The Northern Shoveler

This is a male Northern Shoveler. I’ve been having great luck finding lots of these this past month as they have been migrating through, going onward to their breeding grounds of Canada and Western United States. They tend to be more common on the western side of the continent so some years they can be a challenge to find in my home state of Pennsylvania. If you read my previous post on my waterfowl bonanza day, you saw that I found lots of them up in Crawford County and in very good numbers, which usually from my experience doesn’t happen often. My luck finding more continued yesterday when I visited a local park nearby, Northmoreland, and found this nice male. When I first spotted him he was all by himself out in the middle of the lake. I got some distant shots of him out there and usually with highly skittish species such as the Shoveler, that’s about all you can hope for.

However this Shoveler seemed a little more tolerant to people than most. I watched as many people walking the park passed by him and he would only swim away causally, not franticly fly away like they usually do. So then I decided to spend some time and see if it was possible to get a little closer to this very handsome duck. With a little patience and slow moving I got the closest I’ve ever been to this species!

If you are familiar with other ducks you may notice his bill looks a little different than the rest. He has a large spatulate bill that is shaped very similar to a shovel, hence how they got their name. You can see the shape better if you see it from the top, such as in this picture when he was preening.

You can really see the difference when compared to a Mallard’s bill.

So if you’re like me, you may be wondering why is his bill shaped differently? Well like so many species, they are adapted to fit a special niche in nature. Here is a paragraph I took from Wikipedia that explains it all:

Northern shovelers feed by dabbling for plant food, often by swinging its bill from side to side and using the bill to strain food from the water. They use their highly specialized bill (from which their name is derived) to forage for aquatic invertebrates – a carnivorous diet. Their wide-flat bill is equipped with well-developed lamellae – small, comb-like structures on the edge of the bill that act like sieves, allowing the birds to skim crustaceans and plankton from the water’s surface. This adaptation, more specialized in shovelers, gives them an advantage over other puddle ducks, with which they do not have to compete for food resources during most of the year. Thus, mud-bottomed marshes rich in invertebrate life are their habitat of choices”.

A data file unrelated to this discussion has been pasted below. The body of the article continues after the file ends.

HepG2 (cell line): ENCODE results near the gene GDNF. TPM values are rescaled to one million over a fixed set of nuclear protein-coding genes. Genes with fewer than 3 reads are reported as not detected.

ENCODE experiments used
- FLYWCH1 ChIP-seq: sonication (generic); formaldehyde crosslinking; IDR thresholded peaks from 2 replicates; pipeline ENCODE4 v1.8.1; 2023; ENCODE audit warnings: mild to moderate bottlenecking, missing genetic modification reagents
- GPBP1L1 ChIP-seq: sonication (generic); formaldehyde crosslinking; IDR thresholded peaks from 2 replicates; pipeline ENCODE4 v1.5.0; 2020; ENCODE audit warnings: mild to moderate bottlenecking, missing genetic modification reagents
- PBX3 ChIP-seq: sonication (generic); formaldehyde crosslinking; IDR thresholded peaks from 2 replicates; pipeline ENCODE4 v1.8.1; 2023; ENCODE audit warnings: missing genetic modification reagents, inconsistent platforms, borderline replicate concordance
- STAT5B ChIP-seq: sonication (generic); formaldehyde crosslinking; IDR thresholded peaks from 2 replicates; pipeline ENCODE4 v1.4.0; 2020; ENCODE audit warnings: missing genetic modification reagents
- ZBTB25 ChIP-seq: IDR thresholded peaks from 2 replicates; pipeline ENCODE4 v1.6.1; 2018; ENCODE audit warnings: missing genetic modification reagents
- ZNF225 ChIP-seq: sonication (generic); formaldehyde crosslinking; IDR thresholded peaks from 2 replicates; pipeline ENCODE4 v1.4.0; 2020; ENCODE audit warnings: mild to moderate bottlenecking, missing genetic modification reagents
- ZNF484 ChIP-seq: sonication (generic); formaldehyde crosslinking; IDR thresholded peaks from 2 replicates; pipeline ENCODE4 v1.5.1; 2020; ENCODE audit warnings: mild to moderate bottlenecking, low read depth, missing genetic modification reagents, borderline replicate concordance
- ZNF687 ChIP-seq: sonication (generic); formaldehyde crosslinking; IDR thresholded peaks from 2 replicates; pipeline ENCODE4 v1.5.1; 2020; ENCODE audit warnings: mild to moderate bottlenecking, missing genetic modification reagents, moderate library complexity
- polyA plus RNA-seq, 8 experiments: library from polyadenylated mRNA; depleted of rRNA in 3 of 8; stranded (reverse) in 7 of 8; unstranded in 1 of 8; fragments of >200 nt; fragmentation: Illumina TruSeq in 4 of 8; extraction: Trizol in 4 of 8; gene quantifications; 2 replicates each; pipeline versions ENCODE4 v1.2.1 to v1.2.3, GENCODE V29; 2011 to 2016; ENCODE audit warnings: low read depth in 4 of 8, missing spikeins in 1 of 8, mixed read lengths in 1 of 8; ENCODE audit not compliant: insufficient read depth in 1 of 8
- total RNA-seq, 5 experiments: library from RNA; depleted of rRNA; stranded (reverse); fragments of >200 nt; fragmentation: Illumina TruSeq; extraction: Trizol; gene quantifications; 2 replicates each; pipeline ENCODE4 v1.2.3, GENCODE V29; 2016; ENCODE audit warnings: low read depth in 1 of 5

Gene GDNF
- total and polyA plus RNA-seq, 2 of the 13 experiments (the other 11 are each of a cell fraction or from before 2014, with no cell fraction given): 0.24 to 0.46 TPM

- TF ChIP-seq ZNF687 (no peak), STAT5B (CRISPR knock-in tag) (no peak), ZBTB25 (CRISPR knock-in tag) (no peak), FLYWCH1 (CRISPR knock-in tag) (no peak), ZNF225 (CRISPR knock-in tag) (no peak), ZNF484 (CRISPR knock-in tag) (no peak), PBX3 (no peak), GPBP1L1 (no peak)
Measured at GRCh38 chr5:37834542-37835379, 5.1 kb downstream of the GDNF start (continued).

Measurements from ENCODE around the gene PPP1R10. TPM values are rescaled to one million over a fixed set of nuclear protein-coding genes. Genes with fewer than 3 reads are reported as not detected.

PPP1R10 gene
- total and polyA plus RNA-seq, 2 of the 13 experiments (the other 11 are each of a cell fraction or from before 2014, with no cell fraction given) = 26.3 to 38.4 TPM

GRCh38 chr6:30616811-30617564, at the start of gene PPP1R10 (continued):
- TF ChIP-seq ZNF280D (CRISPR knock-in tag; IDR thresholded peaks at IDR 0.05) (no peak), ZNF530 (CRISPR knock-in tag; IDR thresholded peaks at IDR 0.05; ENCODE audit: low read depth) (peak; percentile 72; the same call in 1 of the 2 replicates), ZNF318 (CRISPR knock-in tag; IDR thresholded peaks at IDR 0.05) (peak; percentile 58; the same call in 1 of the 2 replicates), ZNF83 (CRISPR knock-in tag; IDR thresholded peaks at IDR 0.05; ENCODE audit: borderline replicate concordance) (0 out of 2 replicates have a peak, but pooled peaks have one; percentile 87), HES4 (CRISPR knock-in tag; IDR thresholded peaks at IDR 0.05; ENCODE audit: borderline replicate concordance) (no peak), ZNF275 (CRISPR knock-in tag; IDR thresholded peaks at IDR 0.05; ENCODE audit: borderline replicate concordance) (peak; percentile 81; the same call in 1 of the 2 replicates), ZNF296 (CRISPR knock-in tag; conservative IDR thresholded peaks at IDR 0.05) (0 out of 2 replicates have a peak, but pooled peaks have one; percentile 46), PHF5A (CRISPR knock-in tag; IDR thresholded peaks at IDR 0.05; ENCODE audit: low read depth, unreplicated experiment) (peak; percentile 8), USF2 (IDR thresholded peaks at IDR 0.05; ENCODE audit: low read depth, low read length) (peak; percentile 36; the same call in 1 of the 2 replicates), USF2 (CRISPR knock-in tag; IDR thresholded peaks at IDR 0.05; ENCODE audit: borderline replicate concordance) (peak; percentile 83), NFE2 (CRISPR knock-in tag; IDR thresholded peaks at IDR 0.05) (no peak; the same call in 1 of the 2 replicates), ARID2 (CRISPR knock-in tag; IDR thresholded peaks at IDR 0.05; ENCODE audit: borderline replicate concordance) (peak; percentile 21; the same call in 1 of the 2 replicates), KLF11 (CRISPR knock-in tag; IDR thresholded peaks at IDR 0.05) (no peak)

Aren’t these ducks amazing!

I tried to get even closer to this bird that seemed very tolerant of me. However I approached a bit too quickly and startled him at one point and he took off. Luckily he didn’t go very far….only about 50 yards down the lake. Once he took flight however, it afforded me the opportunity to get a close flight shot.

I was about to go home at that point but I looked over and he was actually swimming back over to where he flew from. I then hunkered down low to the ground and tried to conceal myself behind a park bench. To my amazement he came right back over and swam so close to me I almost couldn’t fit him in the frame! And to add to that, he swam into a beautiful spot where the perfectly still water gave him a magnificent mirror reflection.

At that point, I had to say this was the coolest Shoveler I had ever encountered. If only all birds would cooperate this well for picture taking. I had to take just a few more photos before I called it a day and headed for home. What a beautiful, unique and stunning bird to be able to see at such close range!

Author: Steve

Steve Gosser is a nature and birding enthusiast from Western Pennsylvania who loves to capture the sights he encounters with his camera. Visit his gallery site at

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